Why investors will start asking companies for their Net Promoter Scores

August 21 2015, by Luke Fielding | Category: Technology Group

AFR, 5 AUGUST 2015

Talking about Net Promoter Score (NPS) with David Tudehope from Macquarie Technology Group. AFR Portrait by Andrew Quilty and story by Fiona Smith - 9 February 2009David Tudehope remembers well the bad old days when he did what the textbooks said a chief executive should do to improve customer service.

Every year he waded through 70 to 80 pages of customer surveys and then worked with his team to implement the 36 recommendations in each report.

“The problem was all about what we as management were going to do to shift the dial,” he says. When the dial did not shift, Tudehope, whose family controls the $126 million, listed Macquarie Technology Group, added additional questions to the 50 already being asked in the customer surveys.

But that, too, did not work. Improving customer service was critical to Macquarie Telecom as it sought to differentiate itself from Telstra and Optus in the highly competitive business telco services market. Chook Roast looked at one of the old customer survey reports with its A3-sized spreadsheet, green marker pen highlights and Tudehope’s cutting remarks written in the margins.

It was an unwieldy, deadend strategy: the customers were not even surveyed until three months after contact.

Tudehope dumped the traditional customer survey approach in 2012 after discovering that his nightmare could be replaced with a simple question for customers: “How likely is it that you would recommend Macquarie Telecom to a friend or colleague?”

This question forms the heart of Bain & Company’s Net Promoter Score system for gaining customer feedback. “The simplicity of it is the magic,” Tudehope says.

The answer to the NPS question can be translated into a single number that can be directly attributed to a member of staff. Companies calculate their NPS scores by taking the percentage of customers who are “promoters” and subtracting the percentage who are “detractors”.

NPS scores form a bell curve with the majority congregated in the middle, close to zero. The big four banks have an average NPS of 1.5, a sharp contrast with ING Direct which has an NPS score of about 40. Among financial institutions, one of the biggest upward movers in recent years has been Bank of Queensland from an NPS of less than 10 two years ago to about 30 now.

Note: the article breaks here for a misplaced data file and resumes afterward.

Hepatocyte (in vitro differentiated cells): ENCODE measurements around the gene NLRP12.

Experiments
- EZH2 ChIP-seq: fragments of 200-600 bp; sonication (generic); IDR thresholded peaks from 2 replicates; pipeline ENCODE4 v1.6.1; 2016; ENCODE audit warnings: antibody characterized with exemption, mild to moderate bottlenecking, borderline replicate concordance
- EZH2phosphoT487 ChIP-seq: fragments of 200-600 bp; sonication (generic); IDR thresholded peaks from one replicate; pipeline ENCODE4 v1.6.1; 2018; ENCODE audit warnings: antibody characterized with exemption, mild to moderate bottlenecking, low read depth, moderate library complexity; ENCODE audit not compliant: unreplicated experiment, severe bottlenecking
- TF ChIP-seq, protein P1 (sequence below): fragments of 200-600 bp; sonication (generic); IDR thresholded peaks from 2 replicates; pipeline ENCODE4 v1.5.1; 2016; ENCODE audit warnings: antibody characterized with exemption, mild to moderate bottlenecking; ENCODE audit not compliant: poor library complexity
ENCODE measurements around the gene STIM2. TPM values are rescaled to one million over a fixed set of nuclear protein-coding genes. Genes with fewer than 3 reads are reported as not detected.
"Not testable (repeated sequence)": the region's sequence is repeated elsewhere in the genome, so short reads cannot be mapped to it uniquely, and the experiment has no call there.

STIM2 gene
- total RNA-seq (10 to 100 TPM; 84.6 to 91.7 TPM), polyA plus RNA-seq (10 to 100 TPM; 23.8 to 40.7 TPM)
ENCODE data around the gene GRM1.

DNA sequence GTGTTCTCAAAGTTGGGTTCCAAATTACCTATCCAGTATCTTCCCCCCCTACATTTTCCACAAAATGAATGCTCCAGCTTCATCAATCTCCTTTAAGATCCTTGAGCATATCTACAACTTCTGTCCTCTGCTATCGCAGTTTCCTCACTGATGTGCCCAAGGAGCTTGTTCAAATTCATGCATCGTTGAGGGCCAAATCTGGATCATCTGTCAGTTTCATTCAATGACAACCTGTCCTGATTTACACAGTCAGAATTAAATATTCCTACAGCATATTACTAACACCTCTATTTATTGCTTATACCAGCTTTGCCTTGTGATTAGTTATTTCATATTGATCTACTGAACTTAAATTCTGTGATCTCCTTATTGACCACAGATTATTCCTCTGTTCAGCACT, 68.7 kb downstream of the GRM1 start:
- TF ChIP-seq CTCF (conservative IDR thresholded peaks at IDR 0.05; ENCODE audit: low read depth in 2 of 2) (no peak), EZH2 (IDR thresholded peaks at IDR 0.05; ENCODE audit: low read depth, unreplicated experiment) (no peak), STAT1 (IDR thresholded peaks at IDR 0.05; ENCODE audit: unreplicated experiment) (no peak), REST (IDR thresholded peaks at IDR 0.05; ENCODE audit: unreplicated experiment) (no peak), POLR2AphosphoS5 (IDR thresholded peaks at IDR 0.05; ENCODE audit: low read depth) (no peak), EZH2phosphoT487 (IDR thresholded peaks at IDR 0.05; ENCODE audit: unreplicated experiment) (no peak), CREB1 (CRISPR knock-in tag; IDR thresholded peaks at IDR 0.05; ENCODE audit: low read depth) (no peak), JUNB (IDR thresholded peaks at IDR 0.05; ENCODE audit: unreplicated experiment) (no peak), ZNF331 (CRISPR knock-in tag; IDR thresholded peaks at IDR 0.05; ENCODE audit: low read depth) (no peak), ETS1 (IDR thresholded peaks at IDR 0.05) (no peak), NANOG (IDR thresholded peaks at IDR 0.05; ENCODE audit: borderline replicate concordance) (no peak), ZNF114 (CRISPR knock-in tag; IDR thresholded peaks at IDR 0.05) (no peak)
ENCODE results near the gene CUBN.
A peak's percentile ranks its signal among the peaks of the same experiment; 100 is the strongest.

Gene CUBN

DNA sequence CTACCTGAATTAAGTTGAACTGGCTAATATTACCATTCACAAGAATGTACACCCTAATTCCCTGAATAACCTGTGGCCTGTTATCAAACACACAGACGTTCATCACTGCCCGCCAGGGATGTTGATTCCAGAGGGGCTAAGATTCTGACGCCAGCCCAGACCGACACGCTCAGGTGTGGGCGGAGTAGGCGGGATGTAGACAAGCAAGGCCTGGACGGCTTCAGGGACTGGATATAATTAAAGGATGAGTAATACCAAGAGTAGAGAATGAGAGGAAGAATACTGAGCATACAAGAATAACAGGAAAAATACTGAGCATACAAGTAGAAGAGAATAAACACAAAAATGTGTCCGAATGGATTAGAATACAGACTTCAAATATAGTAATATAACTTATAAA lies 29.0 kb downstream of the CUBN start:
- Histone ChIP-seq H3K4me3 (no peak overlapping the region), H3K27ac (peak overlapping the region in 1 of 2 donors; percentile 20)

Tudehope has become an evangelist for NPS and is regularly on the speaking circuit trumpeting Macquarie Telecom’s NPS score of 56 at June 30, an improvement of 40 points over the past two years.

He says it is a powerful tool for motivating staff in Macquarie Telecom’s call centres, which are based in Australia.

After each call, the company collects the NPS data and displays it on a screen in the room in real time.

But amid all this NPS exuberance there is an unexplained disconnection between what companies say and what they do. According to research quoted by Insurance Australia Group, 92 per cent of Australian companies say customer-centricity is a key part of their strategy but only 30 per cent of customers are noticing.

Macquarie Technology Group has the best NPS or Net Promoter Score for a telecom company in Australia, as discussed with David Tudehope the CEO from Macquarie Technology Group in Boss Magazine

If you believe everything you hear in the earnings briefings and at the endless CEO lunchtime speeches, we are all becoming unpaid advocates for the companies serving us. We are madly recommending all sorts of stuff to our families and friends.

But Tudehope says too many Australian companies are not taking the NPS system seriously. They talk about it being a key part of determining the variable component of remuneration, but don’t want to reveal their actual NPS numbers.

Telstra, for example, will not publish its actual NPS score, because it believes each company measures it differently. It has five different segments, each of which is weighted differently in relation to their contribution to the business. That lack of transparency cannot be sustained in the long term, Tudehope says. “People will start asking companies for their NPS score,” he predicts. “It is actually a way of empowering customers.”

Respondents to an NPS survey are asked to assess service on a 0-to-10 point scale and are categorised as follows: Promoters (score 9-10) are loyal enthusiasts; Passives (score 7-8) are satisfied but unenthusiastic customers; and Detractors (score 0-6) are unhappy customers who might bad-mouth your business.

Check out the video for a more detailed explanation of what NPS actually stands for.